Jump to content
rllmuk
Jug McKenzie

Star Wars Episode IX: The Rise of Skywalker (December 2019)

Recommended Posts

Ice Planet Spock is a proper "wtf" moment. A bigger clanger than anything in the new SW trilogy from my point of view, but Trek '09 is still good fun but that scene took me right out of the whole thing. 

 

This is pure assumption, but going with the knowledge that Star Wars was originally influenced by the likes of Flash Gordon and Dune - which all take place in one Star System with multiple planets - I think this was what Lucas originally had in mind. A smaller area of locations than you would see in an actual galaxy. He never gave the slightest fuck about the science behind it all, and neither do I really. 

  • Upvote 1

Share this post


Link to post
Share on other sites
24 minutes ago, Kevvy Metal said:

Ice Planet Spock is a proper "wtf" moment. A bigger clanger than anything in the new SW trilogy from my point of view, but Trek '09 is still good fun but that scene took me right out of the whole thing. 

 

It's bad, but I think that stupid fucking dagger in RotS was worse. Who made it, when it was made, why it was made, how and where they find it and later use it... there's not even a trite hand-wavey attempt to justify it, just absolute hokum from start to finish.

  • Upvote 2

Share this post


Link to post
Share on other sites
4 minutes ago, CarloOos said:

 

It's bad, but I think that stupid fucking dagger in RotS was worse. Who made it, when it was made, why it was made, how and where they find it and later use it... there's not even a trite hand-wavey attempt to justify it, just absolute hokum from start to finish.

 

That's all fair enough too, but the dagger didn't bother me at all. I didn't watch the RLM review as I'm not interested in it, but I had heard that they had joked about it being an "ancient dagger" although it's leading to a site that only appeared in the last 30 years.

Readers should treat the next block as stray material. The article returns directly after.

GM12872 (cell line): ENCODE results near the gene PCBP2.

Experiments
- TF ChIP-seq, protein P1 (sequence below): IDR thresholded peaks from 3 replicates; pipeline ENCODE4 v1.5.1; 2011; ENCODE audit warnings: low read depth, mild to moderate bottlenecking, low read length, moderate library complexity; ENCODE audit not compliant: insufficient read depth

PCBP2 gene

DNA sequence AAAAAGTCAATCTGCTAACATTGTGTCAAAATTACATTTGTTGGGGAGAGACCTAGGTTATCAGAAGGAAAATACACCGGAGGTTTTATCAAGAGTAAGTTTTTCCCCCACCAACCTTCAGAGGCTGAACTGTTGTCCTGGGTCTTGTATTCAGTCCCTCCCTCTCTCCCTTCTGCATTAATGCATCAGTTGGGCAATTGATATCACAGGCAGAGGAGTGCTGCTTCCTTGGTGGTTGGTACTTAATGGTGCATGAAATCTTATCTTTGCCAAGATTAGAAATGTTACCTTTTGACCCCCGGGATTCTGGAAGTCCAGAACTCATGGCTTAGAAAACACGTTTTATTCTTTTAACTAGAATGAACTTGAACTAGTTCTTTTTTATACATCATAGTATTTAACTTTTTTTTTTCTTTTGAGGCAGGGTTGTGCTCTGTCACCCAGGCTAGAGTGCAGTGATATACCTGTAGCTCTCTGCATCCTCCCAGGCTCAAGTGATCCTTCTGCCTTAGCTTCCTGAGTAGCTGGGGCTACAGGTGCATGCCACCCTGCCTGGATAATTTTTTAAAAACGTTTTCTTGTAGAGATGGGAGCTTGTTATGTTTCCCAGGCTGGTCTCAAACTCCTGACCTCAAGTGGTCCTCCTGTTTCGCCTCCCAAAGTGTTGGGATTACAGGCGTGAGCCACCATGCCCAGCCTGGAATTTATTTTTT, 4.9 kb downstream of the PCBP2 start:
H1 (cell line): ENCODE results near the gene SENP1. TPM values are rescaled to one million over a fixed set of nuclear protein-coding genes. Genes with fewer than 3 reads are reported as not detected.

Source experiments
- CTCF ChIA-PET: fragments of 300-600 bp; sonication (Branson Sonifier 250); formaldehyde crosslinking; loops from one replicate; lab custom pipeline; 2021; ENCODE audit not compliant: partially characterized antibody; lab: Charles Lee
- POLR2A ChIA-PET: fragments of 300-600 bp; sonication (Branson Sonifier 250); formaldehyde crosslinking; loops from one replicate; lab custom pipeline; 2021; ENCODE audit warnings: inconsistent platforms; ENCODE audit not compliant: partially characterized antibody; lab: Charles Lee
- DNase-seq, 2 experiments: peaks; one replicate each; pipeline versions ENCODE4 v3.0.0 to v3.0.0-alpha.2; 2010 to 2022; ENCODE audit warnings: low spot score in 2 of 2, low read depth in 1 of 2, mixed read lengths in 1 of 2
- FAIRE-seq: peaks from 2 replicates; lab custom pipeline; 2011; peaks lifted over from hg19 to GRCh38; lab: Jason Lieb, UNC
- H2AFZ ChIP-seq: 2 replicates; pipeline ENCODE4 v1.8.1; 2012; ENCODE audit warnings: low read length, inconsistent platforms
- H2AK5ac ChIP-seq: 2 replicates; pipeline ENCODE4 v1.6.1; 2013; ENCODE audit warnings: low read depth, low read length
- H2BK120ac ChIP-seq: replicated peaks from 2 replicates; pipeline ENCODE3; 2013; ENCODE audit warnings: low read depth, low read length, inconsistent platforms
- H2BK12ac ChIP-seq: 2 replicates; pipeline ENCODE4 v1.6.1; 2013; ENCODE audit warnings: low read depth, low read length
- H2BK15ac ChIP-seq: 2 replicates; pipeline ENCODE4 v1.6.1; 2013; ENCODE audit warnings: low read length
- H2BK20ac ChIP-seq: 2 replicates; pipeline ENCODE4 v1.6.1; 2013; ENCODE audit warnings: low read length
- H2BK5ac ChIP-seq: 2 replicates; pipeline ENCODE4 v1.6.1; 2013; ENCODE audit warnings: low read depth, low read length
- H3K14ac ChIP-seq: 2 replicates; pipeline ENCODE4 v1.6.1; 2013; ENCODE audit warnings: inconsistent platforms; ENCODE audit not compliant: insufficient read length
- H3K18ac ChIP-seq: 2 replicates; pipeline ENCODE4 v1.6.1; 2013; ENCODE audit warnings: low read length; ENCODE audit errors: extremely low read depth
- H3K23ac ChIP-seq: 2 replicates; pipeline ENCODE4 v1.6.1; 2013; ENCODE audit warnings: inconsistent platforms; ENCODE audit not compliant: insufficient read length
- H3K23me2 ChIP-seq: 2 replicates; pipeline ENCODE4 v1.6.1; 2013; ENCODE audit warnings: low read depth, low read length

But the film never calls it "ancient" once. The Sith made it, and it must have been made recently to locate the Holocron thing to lead the person to Exegol. 

i imagine the Death Star wreckage is static, not actually you know...floating about, and Rey using it Goonies style felt like a bit of a nod to the adventure serials of old. 

 

It doesn't annoy me at all, much like a whole scale model of the city being in a wee room in Raiders of the Lost Ark didn't annoy me. 

 

I'm not discounting your take away from it at all, this is just how I feel. 

  • Upvote 2

Share this post


Link to post
Share on other sites
16 minutes ago, englishbob said:

Waiting for the ROTJ David Lynch cut personally


I do wish Spielberg was involved as planned, as I do feel ROTJ is the least best of the OT. 
 

The middle section really sags in particular. 

Share this post


Link to post
Share on other sites

(also - I know there's been a lot of arguing about these films on here, I'm not trying to stoke that. I don't hate any of them, and I really like two of them. I'm just left with a sense that the whole exercise was a missed opportunity and you can actually see the opportunity that was missed, in TFA and TLJ).

Share this post


Link to post
Share on other sites

I can’t remember if I’ve already said this, but it occurred to me that the lack of planning might have been a deliberate but misguided attempt by Disney/KK to move away from the prequels and be more like the originals. On the basis that George made the originals up as he went along, and they turned out great! And then he had the whole story for the prequels planned in advance (he didn’t, but he did at least have constraints around what could happen and how it could end) and look how they turned out. So perhaps they set about turning Star Wars into the world’s most expensive version of that game where you write a sentence, fold it over and pass it to the next person as a way of emulating George’s original method.

  • Upvote 2

Share this post


Link to post
Share on other sites
4 hours ago, Kevvy Metal said:

 

 

Are you both actually being serious? 

 

Genuine question, Devil's Advocate. 

 

We were both making different points. I shouldn't have to explain the flaw in logic that Force Ghosts having the ability to change the environment means?

Share this post


Link to post
Share on other sites
10 minutes ago, drmick said:

 

We were both making different points. I shouldn't have to explain the flaw in logic that Force Ghosts having the ability to change the environment means?

 

Yeah, I know you're both making different points and I was just inquiring. And yeah, you really don't need to explain actually... especially when it comes down to the minutia logic of a film about Space Wizards made for children. 

Share this post


Link to post
Share on other sites
1 minute ago, Kevvy Metal said:

 

Yeah, I know you're both making different points and I was just inquiring. And yeah, you really don't need to explain actually... especially when it comes down to the minutia logic of a film about Space Wizards made for children.